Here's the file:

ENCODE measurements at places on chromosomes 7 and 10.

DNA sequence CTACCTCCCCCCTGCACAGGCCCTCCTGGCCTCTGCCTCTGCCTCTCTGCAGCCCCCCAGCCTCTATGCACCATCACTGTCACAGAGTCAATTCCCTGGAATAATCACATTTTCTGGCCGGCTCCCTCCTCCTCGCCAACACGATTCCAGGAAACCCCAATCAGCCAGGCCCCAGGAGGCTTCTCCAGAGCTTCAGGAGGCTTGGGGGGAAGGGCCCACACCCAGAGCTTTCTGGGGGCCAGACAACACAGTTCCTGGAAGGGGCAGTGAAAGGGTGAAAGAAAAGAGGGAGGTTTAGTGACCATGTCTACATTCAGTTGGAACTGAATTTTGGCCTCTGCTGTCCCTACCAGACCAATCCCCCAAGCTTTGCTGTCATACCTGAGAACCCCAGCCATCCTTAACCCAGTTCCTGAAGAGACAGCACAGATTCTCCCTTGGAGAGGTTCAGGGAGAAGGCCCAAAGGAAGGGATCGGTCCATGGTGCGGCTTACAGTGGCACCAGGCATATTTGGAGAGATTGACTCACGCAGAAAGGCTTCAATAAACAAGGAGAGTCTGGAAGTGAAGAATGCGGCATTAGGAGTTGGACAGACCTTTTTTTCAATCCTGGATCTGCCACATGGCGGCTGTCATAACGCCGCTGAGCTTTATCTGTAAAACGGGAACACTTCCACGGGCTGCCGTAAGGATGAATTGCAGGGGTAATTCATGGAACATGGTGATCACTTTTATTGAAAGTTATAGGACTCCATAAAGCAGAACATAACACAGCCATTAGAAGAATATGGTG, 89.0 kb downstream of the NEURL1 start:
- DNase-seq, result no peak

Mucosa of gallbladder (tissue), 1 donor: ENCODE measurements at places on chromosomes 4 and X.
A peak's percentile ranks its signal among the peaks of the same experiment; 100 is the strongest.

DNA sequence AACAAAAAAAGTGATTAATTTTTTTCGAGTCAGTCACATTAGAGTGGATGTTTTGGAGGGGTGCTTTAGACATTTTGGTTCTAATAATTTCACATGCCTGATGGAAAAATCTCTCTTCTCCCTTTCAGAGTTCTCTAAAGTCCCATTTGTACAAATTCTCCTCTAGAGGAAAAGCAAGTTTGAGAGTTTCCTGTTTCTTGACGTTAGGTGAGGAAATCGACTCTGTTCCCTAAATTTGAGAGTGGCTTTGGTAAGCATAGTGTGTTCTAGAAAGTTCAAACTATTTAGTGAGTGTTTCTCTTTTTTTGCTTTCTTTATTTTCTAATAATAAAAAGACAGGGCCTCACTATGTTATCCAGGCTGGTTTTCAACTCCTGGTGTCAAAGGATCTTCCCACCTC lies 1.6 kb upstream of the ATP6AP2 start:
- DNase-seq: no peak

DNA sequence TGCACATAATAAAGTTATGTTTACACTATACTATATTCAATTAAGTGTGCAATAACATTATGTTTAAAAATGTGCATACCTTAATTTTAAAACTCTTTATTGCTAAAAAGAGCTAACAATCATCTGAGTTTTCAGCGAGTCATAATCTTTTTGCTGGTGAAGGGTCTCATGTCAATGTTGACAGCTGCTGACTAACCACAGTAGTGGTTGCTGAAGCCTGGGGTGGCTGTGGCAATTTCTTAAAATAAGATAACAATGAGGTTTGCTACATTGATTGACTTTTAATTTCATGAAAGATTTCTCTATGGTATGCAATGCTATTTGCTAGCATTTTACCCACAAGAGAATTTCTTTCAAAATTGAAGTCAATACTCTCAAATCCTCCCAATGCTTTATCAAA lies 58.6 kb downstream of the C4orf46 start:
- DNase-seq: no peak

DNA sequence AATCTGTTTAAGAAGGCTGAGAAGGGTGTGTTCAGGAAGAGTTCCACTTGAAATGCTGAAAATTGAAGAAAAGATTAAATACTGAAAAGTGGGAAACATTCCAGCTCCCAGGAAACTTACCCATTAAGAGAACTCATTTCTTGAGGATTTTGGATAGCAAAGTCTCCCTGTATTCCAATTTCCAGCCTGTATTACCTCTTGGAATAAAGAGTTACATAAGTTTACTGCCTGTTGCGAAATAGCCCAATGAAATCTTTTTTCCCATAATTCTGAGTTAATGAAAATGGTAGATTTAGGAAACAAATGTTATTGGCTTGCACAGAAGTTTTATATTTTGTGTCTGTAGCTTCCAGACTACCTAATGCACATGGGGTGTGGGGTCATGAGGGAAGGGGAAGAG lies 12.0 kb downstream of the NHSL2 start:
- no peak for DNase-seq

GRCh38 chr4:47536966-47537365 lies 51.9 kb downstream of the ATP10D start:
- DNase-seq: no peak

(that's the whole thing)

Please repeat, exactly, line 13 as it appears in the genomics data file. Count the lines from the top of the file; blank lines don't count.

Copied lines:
- DNase-seq: no peak